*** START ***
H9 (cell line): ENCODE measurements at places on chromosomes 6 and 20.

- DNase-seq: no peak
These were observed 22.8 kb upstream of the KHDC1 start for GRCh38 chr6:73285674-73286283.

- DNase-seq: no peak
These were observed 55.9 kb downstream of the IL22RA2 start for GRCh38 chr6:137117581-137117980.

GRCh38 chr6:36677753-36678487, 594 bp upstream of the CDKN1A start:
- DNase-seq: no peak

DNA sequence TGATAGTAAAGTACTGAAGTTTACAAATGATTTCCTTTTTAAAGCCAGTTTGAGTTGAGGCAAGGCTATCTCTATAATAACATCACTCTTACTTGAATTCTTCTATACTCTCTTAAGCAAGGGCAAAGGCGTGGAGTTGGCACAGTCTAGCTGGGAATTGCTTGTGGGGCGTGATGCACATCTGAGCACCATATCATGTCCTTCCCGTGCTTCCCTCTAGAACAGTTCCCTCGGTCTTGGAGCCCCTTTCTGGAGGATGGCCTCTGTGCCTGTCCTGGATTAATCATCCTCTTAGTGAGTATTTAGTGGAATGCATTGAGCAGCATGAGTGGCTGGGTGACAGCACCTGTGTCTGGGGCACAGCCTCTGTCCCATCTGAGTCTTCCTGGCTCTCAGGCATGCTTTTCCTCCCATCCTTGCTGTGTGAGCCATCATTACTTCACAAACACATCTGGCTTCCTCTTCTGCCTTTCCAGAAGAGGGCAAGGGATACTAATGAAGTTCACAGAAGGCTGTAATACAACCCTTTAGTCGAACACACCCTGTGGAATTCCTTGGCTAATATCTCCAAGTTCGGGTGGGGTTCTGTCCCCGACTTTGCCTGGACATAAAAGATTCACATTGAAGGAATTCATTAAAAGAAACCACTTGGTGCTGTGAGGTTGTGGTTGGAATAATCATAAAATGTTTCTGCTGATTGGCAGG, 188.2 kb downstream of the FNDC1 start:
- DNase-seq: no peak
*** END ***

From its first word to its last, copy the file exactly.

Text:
H9 (cell line): ENCODE measurements at places on chromosomes 6 and 20.

- DNase-seq: no peak
These were observed 22.8 kb upstream of the KHDC1 start for GRCh38 chr6:73285674-73286283.

- DNase-seq: no peak
These were observed 55.9 kb downstream of the IL22RA2 start for GRCh38 chr6:137117581-137117980.

GRCh38 chr6:36677753-36678487, 594 bp upstream of the CDKN1A start:
- DNase-seq: no peak

DNA sequence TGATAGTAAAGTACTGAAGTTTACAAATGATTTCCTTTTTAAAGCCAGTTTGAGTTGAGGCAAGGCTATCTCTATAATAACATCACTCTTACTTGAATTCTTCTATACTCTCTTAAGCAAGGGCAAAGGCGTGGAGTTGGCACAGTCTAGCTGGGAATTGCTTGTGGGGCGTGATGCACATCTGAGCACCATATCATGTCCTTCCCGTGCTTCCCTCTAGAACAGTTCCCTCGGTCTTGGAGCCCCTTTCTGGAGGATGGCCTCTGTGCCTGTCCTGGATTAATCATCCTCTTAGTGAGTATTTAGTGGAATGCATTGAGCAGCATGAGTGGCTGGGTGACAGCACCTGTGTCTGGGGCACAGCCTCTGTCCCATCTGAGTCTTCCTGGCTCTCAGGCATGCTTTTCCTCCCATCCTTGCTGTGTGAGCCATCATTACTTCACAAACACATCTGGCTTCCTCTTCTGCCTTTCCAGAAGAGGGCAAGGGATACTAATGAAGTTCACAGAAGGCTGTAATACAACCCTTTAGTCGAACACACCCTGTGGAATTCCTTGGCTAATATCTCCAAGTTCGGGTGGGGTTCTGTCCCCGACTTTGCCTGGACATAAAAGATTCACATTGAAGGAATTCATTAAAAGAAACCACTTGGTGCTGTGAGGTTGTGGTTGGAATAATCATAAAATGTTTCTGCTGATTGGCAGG, 188.2 kb downstream of the FNDC1 start:
- DNase-seq: no peak